The 'next SpaceX,' Rocket Lab, is finally ready for launch

Rocket Lab hopes to start sending smaller deliveries to space from both sides of the globe on a regular basis starting this weekend.

Eric Mack Contributing Editor
Eric Mack has been a CNET contributor since 2011. Eric and his family live 100% energy and water independent on his off-grid compound in the New Mexico desert. Eric uses his passion for writing about energy, renewables, science and climate to bring educational content to life on topics around the solar panel and deregulated energy industries. Eric helps consumers by demystifying solar, battery, renewable energy, energy choice concepts, and also reviews solar installers. Previously, Eric covered space, science, climate change and all things futuristic. His encrypted email for tips is ericcmack@protonmail.com.
Expertise Solar, solar storage, space, science, climate change, deregulated energy, DIY solar panels, DIY off-grid life projects, and CNET's "Living off the Grid" series Credentials
  • Finalist for the Nesta Tipping Point prize and a degree in broadcast journalism from the University of Missouri-Columbia.
Eric Mack

Rocket Lab's Electron rocket.

Rocket Lab

As SpaceX sets its sights on the moon, Mars and bigger rockets, another California-based space startup is eagerly walking through the door to commercial space success blasted open by Elon Musk.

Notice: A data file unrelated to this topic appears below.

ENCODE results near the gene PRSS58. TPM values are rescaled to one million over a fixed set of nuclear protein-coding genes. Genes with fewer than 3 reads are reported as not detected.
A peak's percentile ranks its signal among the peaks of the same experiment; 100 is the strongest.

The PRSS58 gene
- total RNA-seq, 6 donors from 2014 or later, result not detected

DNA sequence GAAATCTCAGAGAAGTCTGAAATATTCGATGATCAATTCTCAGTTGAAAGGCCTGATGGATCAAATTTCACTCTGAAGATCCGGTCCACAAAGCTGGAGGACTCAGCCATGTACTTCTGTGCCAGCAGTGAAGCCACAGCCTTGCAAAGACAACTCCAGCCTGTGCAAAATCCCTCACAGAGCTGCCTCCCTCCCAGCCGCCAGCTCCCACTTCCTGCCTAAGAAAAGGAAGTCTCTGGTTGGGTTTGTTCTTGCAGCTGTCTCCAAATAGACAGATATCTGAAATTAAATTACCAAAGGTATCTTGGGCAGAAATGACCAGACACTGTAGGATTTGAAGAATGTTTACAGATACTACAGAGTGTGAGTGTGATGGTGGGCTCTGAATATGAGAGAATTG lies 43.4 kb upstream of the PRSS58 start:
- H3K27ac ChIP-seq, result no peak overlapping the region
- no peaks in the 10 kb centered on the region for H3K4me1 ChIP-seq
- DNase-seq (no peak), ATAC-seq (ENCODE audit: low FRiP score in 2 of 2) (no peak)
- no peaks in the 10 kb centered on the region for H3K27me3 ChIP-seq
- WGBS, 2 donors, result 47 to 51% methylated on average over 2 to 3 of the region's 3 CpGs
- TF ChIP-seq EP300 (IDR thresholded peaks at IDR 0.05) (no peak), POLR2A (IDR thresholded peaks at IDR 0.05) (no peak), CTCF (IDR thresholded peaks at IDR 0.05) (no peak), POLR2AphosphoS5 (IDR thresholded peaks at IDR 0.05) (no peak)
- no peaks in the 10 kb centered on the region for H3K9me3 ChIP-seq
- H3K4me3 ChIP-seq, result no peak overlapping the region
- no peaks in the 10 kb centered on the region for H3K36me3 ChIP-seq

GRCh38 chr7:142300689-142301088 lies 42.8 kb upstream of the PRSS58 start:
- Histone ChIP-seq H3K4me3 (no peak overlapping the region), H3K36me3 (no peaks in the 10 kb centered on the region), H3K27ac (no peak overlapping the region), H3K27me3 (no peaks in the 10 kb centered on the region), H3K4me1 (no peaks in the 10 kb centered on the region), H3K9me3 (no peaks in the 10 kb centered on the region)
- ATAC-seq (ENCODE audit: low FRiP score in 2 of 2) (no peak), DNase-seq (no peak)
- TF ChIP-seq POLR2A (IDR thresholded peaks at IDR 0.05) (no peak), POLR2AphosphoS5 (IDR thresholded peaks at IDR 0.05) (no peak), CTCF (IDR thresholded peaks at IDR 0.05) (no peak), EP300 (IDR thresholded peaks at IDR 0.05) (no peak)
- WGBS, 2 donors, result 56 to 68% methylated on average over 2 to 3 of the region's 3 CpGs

Rocket Lab builds launch systems designed to send smaller payloads to space than the big satellites, space planes and cargo shipments bound for the ISS that SpaceX and competitors like Northrop Grumman specialize in. 

After a few years of test launches and delays, the company is ready to send its first fully commercial mission, dubbed "It's Business Time" to space. Originally slated for April and postponed a few times since, Rocket Lab founder Peter Beck says his Electron rocket is "go for launch" Saturday evening, Pacific time.

Watch this: Rocket Lab makes first rocket launch from private pad, and New Zealand

The rocket, which boasts some 3D-printed components, lightweight composite materials and novel electric fuel pumps to drive down costs, will blast off from the company's private launch facility in New Zealand as early as 8 p.m. PT.  It will be carrying three commercial satellites, including two cubesats designed to track weather and ship traffic for Spire Global and another larger satellite for GeoOptics' remote sensing network.

While the Electron rocket's payloads tend to be smaller than that of a Falcon 9 or Falcon Heavy, Rocket Lab does have big plans. It's currently building a second launch facility at NASA's Wallops Flight Facility in Virginia.